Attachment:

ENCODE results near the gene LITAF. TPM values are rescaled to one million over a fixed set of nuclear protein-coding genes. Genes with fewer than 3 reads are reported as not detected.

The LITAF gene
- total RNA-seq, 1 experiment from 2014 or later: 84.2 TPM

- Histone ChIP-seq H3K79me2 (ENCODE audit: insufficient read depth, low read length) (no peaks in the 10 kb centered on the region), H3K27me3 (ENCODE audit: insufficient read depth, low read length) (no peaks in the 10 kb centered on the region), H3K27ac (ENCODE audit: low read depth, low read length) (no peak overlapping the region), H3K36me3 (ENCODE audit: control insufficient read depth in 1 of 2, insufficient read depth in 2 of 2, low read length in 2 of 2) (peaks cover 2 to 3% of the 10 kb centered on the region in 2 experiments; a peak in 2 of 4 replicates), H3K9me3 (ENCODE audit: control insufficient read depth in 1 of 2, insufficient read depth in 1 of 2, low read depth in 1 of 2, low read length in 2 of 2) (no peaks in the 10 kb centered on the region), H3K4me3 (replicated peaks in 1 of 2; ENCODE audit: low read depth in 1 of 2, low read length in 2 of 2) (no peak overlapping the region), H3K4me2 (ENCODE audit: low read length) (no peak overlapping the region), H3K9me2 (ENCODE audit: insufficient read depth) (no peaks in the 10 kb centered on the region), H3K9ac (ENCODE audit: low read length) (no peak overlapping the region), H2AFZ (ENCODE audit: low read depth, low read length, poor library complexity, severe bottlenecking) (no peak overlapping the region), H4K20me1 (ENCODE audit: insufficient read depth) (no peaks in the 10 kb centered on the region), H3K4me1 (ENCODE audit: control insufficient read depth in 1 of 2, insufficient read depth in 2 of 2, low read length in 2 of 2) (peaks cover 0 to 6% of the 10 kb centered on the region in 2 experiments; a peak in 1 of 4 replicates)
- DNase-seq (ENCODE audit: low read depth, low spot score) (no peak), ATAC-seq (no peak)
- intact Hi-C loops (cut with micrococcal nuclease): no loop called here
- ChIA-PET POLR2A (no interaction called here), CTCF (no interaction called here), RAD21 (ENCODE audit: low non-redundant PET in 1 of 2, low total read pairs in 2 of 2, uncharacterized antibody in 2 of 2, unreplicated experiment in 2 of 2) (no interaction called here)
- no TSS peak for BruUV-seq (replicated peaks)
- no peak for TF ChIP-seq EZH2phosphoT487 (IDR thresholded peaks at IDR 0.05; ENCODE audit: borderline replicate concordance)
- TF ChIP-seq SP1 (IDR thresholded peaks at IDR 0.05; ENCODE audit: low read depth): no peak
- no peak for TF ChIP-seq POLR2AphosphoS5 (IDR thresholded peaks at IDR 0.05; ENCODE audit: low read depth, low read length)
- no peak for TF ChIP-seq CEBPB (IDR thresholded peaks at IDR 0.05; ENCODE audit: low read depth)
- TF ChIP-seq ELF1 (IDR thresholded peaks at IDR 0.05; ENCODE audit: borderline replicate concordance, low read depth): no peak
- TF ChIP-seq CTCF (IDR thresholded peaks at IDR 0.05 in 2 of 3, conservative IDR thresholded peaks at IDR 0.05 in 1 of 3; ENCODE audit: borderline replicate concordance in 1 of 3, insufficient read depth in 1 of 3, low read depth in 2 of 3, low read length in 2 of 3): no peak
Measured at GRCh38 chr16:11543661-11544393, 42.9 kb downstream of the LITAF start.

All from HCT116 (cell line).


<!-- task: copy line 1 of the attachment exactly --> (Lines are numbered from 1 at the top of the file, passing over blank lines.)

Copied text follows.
ENCODE results near the gene LITAF. TPM values are rescaled to one million over a fixed set of nuclear protein-coding genes. Genes with fewer than 3 reads are reported as not detected.